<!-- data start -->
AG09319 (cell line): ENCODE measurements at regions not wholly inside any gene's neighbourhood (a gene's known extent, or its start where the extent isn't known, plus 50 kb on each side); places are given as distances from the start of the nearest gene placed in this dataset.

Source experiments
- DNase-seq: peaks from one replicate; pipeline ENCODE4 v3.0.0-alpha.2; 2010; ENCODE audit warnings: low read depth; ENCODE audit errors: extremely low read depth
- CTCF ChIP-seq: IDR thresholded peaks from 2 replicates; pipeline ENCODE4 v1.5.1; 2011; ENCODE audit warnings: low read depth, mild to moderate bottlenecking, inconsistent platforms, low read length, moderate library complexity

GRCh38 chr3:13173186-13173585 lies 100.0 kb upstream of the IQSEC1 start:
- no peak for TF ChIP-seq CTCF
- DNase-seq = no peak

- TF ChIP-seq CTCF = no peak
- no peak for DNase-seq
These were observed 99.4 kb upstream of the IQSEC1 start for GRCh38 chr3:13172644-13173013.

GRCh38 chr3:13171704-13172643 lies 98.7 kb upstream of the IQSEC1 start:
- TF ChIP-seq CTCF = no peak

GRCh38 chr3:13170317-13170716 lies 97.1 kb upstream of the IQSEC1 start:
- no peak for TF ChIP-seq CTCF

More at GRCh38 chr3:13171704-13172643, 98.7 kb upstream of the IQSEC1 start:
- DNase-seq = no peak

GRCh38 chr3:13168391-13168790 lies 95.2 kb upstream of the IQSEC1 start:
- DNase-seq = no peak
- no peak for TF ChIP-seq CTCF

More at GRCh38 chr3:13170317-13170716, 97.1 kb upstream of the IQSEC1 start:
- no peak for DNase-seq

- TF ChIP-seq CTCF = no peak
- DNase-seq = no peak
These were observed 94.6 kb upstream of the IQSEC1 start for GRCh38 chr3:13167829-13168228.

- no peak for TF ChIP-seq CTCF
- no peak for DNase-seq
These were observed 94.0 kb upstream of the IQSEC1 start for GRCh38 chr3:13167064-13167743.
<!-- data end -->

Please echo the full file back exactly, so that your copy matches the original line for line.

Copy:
AG09319 (cell line): ENCODE measurements at regions not wholly inside any gene's neighbourhood (a gene's known extent, or its start where the extent isn't known, plus 50 kb on each side); places are given as distances from the start of the nearest gene placed in this dataset.

Source experiments
- DNase-seq: peaks from one replicate; pipeline ENCODE4 v3.0.0-alpha.2; 2010; ENCODE audit warnings: low read depth; ENCODE audit errors: extremely low read depth
- CTCF ChIP-seq: IDR thresholded peaks from 2 replicates; pipeline ENCODE4 v1.5.1; 2011; ENCODE audit warnings: low read depth, mild to moderate bottlenecking, inconsistent platforms, low read length, moderate library complexity

GRCh38 chr3:13173186-13173585 lies 100.0 kb upstream of the IQSEC1 start:
- no peak for TF ChIP-seq CTCF
- DNase-seq = no peak

- TF ChIP-seq CTCF = no peak
- no peak for DNase-seq
These were observed 99.4 kb upstream of the IQSEC1 start for GRCh38 chr3:13172644-13173013.

GRCh38 chr3:13171704-13172643 lies 98.7 kb upstream of the IQSEC1 start:
- TF ChIP-seq CTCF = no peak

GRCh38 chr3:13170317-13170716 lies 97.1 kb upstream of the IQSEC1 start:
- no peak for TF ChIP-seq CTCF

More at GRCh38 chr3:13171704-13172643, 98.7 kb upstream of the IQSEC1 start:
- DNase-seq = no peak

GRCh38 chr3:13168391-13168790 lies 95.2 kb upstream of the IQSEC1 start:
- DNase-seq = no peak
- no peak for TF ChIP-seq CTCF

More at GRCh38 chr3:13170317-13170716, 97.1 kb upstream of the IQSEC1 start:
- no peak for DNase-seq

- TF ChIP-seq CTCF = no peak
- DNase-seq = no peak
These were observed 94.6 kb upstream of the IQSEC1 start for GRCh38 chr3:13167829-13168228.

- no peak for TF ChIP-seq CTCF
- no peak for DNase-seq
These were observed 94.0 kb upstream of the IQSEC1 start for GRCh38 chr3:13167064-13167743.